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Defensive Tackle - Part 1: The Roster

Grading the defensive tackle position in order to show what upgrades can be made via free agency and/or the draft.

John Hughes
John Hughes
Ken Blaze-USA TODAY Sports

The Positions:

Pettine_BASE_saban - Note

Strongside Tackle (ST)

  • Typically 2-gap assignments -- asked to occupy and control a blocker
  • Usually lined up at 0-tech or 1-tech -- A nose tackle
  • Predominately assigned to engage the center and control the A-gaps, though sometimes shifts over to take on a guard or penetrate an A-gap.
  • Skill set: A stout player that can hold his ground against interior linemen and double teams

Weakside Tackle (WT)

  • Typically 1-gap assignments -- asked to penetrate or fill
  • Usually lined up at 3-tech or 4-tech -- An under tackle
  • Predominately assigned to the weakside B-gap but this also often switches to a weakside A-gap assignment
  • Differing skill sets can be used here: Can be a quicker, disruptive penetrator or a stouter gap filler that is hard to move

Strongside End (SE)

  • Typically 2-gap assignments
  • Usually lined up at 5-tech: A 3-4 defensive end
  • Predominately assigned to engage and control an offensive tackle
  • Somewhat commonly, the SAM is asked to crash down and take out the tackle or a pulling guard and the strongside end is then tasked with holding contain on the edge.
  • Skill set: Needs greater agility and range than the average defensive tackle to maintain contain on the edge. Doesn't have to be quite as stout at the point-of-attack as an interior lineman.  The ability to penetrate/disengage from offensive tackle once the ballcarrier commits to a path is more important, as are pass rushing skills.

Sub (not pictured above)

  • Pass rushing defensive tackle in obvious passing situations
  • The Browns liked to employ a nose tackle and an under tackle or sometimes just a single tackle
  • Pass rush skills are a premium here. Stoutness versus the run may be sacrificed.


A grade of 7 is adequate.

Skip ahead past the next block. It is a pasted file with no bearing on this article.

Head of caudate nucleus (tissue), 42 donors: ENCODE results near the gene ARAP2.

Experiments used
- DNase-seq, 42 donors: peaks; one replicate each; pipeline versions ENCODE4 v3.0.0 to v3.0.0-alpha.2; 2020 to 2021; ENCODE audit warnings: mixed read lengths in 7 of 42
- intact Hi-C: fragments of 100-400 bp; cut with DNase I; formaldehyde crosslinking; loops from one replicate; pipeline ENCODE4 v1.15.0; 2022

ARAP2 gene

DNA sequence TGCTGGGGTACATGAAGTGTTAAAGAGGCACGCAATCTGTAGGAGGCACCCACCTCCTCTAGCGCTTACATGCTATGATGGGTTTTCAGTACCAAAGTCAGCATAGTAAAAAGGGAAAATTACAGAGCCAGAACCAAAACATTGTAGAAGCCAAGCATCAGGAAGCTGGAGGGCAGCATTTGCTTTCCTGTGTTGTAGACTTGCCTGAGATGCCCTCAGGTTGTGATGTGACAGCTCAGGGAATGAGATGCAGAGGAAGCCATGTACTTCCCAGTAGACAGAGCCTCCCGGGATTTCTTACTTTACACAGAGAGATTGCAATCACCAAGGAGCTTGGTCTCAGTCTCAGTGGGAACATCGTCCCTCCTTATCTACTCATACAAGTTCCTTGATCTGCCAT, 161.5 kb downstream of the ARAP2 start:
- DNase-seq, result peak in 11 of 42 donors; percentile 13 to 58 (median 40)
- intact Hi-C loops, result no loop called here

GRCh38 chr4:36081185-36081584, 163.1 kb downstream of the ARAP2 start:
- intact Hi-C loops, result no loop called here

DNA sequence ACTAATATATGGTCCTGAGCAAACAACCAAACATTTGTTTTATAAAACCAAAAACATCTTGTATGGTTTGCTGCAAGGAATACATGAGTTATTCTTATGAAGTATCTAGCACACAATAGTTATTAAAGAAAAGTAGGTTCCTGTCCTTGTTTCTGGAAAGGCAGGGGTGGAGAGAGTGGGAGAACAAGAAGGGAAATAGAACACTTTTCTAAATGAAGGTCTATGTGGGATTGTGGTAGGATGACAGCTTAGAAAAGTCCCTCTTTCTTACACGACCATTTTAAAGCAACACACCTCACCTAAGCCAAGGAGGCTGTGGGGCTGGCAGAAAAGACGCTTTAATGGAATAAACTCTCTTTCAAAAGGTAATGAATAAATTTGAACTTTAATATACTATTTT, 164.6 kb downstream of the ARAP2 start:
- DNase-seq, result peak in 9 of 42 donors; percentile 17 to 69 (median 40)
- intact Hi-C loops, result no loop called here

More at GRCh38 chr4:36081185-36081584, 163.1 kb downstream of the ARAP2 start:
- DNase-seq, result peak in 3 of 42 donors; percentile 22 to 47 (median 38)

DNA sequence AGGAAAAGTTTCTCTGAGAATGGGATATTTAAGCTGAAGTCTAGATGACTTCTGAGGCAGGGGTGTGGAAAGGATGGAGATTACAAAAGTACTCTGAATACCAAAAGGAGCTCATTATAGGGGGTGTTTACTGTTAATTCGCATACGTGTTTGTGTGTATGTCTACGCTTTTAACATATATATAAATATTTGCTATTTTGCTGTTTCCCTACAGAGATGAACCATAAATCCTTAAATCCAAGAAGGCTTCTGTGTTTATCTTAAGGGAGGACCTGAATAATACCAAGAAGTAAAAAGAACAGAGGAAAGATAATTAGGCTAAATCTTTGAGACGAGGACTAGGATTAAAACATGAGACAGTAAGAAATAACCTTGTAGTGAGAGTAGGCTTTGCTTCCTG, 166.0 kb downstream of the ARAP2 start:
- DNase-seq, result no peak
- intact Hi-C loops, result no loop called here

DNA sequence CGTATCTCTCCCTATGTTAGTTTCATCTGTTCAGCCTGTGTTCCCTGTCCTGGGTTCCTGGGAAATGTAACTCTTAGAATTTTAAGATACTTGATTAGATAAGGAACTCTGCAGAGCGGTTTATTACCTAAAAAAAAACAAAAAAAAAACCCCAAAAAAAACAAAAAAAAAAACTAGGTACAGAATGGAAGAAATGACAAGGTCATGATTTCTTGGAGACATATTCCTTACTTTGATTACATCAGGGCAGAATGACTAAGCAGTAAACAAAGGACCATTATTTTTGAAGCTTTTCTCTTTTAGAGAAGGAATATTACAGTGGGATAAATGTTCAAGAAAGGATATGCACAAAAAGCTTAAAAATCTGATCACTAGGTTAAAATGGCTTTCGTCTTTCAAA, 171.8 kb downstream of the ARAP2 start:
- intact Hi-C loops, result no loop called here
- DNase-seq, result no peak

Grades of 8+ are strengths.

Grades of 6- are major liabilities.

  • Stoutness (st) -- Ability to hold ground versus run blocking offensive linemen.
  • Penetration (pn) -- In the run game, the ability to fire through a gap and into the backfield or to fit into a gap and fill it.
  • Pass Rush (pr) -- Ability to threaten pass blockers and the pocket.
  • Projected Position (position) -- Not necessarily where the player has played but his best fit in the Browns Pettine/Ryan defensive scheme.

I grade stoutness, penetration, and pass rush. The grades for these attributes are not intended to be added up to achieve a total score, each attribute stands alone.

I also project the position(s) and role where the player would best fit in the Browns defense. For example, a label of WT2 indicates that this player would fit in at the second spot on the depth chart for the weakside tackle position.

		st pn pr	position
Hughes		10  9  7	NT1, WT2
D Bryant	 6  8 10	SE1, sub2
A Bryant	 5  8 10	sub1
Winn		 7  8  8	SE2, sub3
Kitchen		 7  8  7	NT2/1
Taylor		 6  8  7	WT1/2, NT3
Meder		 6  8  7	WT2/3, NT4
Fua		 7  7  7	SE3/4
Rubin		 6  7  7	NT2, SE3
McDaniel	 6  7  7	NT2/3

Nose Tackle:
		st pn pr 	position
Hughes		10  9  7 	NT1, WT2
Kitchen		 7  8  7 	NT2/1
Taylor		 6  8  7 	WT1/2, NT3
Meder		 6  8  7 	WT2/3, NT4
Rubin		 6  7  7 	NT2, SE3
McDaniel	 6  7  7 	NT2/3

  • Stoutness is by far the most important attribute here.
  • Penetration is useful.
  • Pass rushing is not a major factor here.
  • Hughes grades out as a starting-caliber nose tackle.
  • Kitchen grades out as an average backup.